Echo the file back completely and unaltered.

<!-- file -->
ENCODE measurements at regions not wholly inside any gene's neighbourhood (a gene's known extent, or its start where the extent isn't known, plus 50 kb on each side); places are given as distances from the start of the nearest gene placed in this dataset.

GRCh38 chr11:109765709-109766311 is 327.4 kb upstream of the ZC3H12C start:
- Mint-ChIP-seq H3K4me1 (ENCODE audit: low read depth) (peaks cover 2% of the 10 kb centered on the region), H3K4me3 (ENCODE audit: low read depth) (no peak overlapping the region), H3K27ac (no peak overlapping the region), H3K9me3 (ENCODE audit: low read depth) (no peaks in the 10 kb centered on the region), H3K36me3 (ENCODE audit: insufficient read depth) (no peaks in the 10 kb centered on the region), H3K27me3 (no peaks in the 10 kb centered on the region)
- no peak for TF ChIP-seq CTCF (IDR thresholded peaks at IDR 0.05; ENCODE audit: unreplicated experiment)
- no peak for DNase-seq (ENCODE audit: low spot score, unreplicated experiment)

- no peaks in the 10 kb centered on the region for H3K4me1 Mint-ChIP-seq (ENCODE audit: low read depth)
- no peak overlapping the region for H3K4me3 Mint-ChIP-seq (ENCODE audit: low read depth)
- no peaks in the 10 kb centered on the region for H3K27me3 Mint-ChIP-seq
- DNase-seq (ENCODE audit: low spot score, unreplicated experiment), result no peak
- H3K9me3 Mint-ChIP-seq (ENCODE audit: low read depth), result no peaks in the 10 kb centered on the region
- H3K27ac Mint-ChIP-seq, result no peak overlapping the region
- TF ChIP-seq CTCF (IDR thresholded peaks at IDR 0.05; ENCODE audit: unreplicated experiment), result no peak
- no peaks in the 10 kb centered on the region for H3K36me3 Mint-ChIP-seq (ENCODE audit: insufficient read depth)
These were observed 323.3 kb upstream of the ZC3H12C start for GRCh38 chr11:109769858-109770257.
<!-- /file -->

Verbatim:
ENCODE measurements at regions not wholly inside any gene's neighbourhood (a gene's known extent, or its start where the extent isn't known, plus 50 kb on each side); places are given as distances from the start of the nearest gene placed in this dataset.

GRCh38 chr11:109765709-109766311 is 327.4 kb upstream of the ZC3H12C start:
- Mint-ChIP-seq H3K4me1 (ENCODE audit: low read depth) (peaks cover 2% of the 10 kb centered on the region), H3K4me3 (ENCODE audit: low read depth) (no peak overlapping the region), H3K27ac (no peak overlapping the region), H3K9me3 (ENCODE audit: low read depth) (no peaks in the 10 kb centered on the region), H3K36me3 (ENCODE audit: insufficient read depth) (no peaks in the 10 kb centered on the region), H3K27me3 (no peaks in the 10 kb centered on the region)
- no peak for TF ChIP-seq CTCF (IDR thresholded peaks at IDR 0.05; ENCODE audit: unreplicated experiment)
- no peak for DNase-seq (ENCODE audit: low spot score, unreplicated experiment)

- no peaks in the 10 kb centered on the region for H3K4me1 Mint-ChIP-seq (ENCODE audit: low read depth)
- no peak overlapping the region for H3K4me3 Mint-ChIP-seq (ENCODE audit: low read depth)
- no peaks in the 10 kb centered on the region for H3K27me3 Mint-ChIP-seq
- DNase-seq (ENCODE audit: low spot score, unreplicated experiment), result no peak
- H3K9me3 Mint-ChIP-seq (ENCODE audit: low read depth), result no peaks in the 10 kb centered on the region
- H3K27ac Mint-ChIP-seq, result no peak overlapping the region
- TF ChIP-seq CTCF (IDR thresholded peaks at IDR 0.05; ENCODE audit: unreplicated experiment), result no peak
- no peaks in the 10 kb centered on the region for H3K36me3 Mint-ChIP-seq (ENCODE audit: insufficient read depth)
These were observed 323.3 kb upstream of the ZC3H12C start for GRCh38 chr11:109769858-109770257.